The framework described by the authors calls for a paradigm of support rather than prescription. Recovery is not a one-size-fits-all arrangement but an intricate tapestry of overlapping areas of influence. By recognizing the basic right of each individual to walk their own path of recovery and emphasizing support in that journey, the authors believe this framework could vastly improve the lives of many people across the world while mitigating the abuses and human rights violations that commonly occur in the current mental health system in many nations. They conclude:

“It is imperative that we move away from societies and services that coerce people into complying with treatments or interventions they do not find helpful. Particularly when they may recreate the trauma of violence or control that many of our service users have already been victims of. Freedom, the right to make your own decisions, and taking back control of one’s own narrative is therapeutic and should be the cornerstone of all modern and progressive mental health services.”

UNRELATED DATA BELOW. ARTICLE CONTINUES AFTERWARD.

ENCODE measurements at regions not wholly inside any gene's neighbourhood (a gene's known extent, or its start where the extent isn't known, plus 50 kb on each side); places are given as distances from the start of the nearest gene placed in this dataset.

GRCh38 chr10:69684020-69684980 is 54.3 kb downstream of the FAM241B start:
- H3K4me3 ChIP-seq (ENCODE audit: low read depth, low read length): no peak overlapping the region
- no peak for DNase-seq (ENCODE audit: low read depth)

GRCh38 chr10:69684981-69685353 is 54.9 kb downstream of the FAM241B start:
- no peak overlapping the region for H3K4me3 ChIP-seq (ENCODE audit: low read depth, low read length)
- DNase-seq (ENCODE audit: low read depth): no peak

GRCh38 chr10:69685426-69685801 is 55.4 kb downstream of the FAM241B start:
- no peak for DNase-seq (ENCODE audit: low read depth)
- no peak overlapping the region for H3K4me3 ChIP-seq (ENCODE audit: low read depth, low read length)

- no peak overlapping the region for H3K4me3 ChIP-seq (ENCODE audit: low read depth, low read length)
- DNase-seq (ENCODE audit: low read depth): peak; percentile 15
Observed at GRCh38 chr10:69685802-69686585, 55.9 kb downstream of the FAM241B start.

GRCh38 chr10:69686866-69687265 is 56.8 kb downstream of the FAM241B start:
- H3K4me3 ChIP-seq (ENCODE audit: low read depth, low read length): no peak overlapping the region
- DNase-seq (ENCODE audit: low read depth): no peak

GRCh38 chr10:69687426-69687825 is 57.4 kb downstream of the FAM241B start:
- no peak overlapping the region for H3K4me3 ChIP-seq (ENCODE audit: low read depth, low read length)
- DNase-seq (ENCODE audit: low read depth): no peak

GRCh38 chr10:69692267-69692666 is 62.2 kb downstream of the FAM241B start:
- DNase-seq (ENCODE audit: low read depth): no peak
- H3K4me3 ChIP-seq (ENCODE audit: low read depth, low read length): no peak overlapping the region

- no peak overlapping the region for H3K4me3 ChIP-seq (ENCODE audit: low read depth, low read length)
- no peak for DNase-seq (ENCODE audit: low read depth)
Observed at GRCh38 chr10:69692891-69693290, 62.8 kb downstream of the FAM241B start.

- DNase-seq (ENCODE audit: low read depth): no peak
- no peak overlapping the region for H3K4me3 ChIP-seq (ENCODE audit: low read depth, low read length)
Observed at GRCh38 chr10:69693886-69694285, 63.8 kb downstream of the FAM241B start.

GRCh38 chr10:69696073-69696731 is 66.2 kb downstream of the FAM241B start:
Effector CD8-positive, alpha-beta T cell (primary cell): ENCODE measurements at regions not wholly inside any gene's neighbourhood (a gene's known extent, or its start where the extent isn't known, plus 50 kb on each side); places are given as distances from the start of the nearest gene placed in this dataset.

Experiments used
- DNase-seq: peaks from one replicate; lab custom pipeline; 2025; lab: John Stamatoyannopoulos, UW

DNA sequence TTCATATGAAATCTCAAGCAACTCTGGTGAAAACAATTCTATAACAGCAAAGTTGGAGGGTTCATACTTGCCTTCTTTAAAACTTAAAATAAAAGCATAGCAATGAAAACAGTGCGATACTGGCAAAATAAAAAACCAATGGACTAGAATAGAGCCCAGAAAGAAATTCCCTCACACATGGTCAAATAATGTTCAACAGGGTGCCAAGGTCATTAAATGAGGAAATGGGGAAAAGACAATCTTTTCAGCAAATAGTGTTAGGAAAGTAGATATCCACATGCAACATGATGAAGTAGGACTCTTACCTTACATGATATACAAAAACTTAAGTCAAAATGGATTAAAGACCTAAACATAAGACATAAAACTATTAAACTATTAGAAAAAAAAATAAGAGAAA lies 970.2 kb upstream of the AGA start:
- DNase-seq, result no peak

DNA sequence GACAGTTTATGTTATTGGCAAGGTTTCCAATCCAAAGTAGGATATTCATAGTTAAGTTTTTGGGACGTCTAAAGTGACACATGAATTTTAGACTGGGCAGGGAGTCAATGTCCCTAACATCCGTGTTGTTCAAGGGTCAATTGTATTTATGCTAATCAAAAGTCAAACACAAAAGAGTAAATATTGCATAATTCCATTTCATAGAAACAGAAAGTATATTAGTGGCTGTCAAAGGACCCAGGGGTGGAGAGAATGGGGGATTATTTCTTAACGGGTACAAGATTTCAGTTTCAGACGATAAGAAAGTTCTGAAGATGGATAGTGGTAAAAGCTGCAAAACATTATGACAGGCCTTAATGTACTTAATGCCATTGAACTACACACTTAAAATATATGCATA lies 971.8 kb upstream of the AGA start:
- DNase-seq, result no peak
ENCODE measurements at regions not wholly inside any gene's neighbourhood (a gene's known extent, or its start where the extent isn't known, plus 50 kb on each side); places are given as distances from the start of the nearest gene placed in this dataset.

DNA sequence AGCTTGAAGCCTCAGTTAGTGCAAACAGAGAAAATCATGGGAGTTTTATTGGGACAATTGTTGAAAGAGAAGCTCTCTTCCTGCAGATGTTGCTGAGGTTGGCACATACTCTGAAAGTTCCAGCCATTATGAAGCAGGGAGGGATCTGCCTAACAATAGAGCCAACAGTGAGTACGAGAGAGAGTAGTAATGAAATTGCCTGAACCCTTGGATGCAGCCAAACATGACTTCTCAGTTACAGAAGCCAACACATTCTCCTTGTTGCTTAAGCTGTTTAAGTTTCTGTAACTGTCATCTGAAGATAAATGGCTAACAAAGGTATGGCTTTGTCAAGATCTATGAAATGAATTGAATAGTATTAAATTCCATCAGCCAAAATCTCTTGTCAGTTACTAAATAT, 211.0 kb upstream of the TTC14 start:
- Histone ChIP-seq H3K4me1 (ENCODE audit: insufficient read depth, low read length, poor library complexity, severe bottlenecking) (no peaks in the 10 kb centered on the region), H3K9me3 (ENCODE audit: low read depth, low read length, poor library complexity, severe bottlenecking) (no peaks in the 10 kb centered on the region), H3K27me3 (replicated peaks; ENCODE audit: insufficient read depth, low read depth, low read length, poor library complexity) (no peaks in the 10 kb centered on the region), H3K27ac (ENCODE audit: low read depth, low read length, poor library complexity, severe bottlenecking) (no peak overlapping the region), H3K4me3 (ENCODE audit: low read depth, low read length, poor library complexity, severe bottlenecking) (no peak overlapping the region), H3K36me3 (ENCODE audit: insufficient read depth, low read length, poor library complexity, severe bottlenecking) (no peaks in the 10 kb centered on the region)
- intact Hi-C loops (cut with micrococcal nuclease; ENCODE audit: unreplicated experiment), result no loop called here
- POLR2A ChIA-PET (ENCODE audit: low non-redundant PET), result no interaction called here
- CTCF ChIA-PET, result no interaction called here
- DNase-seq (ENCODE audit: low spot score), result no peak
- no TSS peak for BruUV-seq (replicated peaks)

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McGovern P, Ellingsdalen M, Borg M. (2022). Reclaiming citizenship through rights-based, person-centered, and recovery-oriented mental health services. WAPR BULLETIN. 48 (Link)

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Richard Sears
Richard Sears teaches psychology at West Georgia Technical College and is studying to receive a PhD in consciousness and society from the University of West Georgia. He has previously worked in crisis stabilization units as an intake assessor and crisis line operator. His current research interests include the delineation between institutions and the individuals that make them up, dehumanization and its relationship to exaltation, and natural substitutes for potentially harmful psychopharmacological interventions.